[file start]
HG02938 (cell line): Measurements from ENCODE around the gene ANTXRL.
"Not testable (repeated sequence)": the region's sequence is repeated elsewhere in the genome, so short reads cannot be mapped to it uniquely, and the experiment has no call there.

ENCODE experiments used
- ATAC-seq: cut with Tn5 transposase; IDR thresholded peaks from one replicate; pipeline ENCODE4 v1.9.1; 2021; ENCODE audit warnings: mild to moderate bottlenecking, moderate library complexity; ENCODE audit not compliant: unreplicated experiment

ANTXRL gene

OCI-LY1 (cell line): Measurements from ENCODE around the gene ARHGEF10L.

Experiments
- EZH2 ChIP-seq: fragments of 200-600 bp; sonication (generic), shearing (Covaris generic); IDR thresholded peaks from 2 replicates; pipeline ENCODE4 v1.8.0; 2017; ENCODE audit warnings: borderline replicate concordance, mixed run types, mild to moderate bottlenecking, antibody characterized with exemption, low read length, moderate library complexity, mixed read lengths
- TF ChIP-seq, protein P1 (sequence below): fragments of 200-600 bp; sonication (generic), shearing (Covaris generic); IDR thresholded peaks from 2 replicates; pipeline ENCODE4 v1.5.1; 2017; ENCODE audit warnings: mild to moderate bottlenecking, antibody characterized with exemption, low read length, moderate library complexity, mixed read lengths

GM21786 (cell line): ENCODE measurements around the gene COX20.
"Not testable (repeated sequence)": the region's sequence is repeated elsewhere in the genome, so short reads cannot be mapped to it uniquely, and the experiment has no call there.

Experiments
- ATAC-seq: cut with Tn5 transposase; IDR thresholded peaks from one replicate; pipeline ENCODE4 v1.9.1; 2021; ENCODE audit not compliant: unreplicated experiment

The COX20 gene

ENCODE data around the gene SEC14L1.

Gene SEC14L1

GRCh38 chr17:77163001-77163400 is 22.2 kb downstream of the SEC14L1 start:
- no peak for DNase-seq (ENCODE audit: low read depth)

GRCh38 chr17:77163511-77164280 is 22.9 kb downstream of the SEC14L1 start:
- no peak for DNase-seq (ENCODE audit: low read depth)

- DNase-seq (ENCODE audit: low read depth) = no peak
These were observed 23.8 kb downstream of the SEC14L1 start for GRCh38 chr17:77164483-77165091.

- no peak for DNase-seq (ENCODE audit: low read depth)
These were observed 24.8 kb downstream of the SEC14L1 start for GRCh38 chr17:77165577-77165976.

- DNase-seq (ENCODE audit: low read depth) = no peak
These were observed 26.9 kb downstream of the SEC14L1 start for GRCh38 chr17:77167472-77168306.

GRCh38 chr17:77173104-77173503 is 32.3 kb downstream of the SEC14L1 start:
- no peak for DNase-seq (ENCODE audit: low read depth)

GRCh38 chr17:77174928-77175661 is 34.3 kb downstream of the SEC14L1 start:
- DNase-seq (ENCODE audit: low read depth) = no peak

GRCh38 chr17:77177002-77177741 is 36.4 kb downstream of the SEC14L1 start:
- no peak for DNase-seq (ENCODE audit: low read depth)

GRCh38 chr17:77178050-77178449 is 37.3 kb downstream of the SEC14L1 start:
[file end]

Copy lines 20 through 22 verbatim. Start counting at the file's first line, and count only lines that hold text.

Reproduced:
- no peak for DNase-seq (ENCODE audit: low read depth)

- DNase-seq (ENCODE audit: low read depth) = no peak
These were observed 23.8 kb downstream of the SEC14L1 start for GRCh38 chr17:77164483-77165091.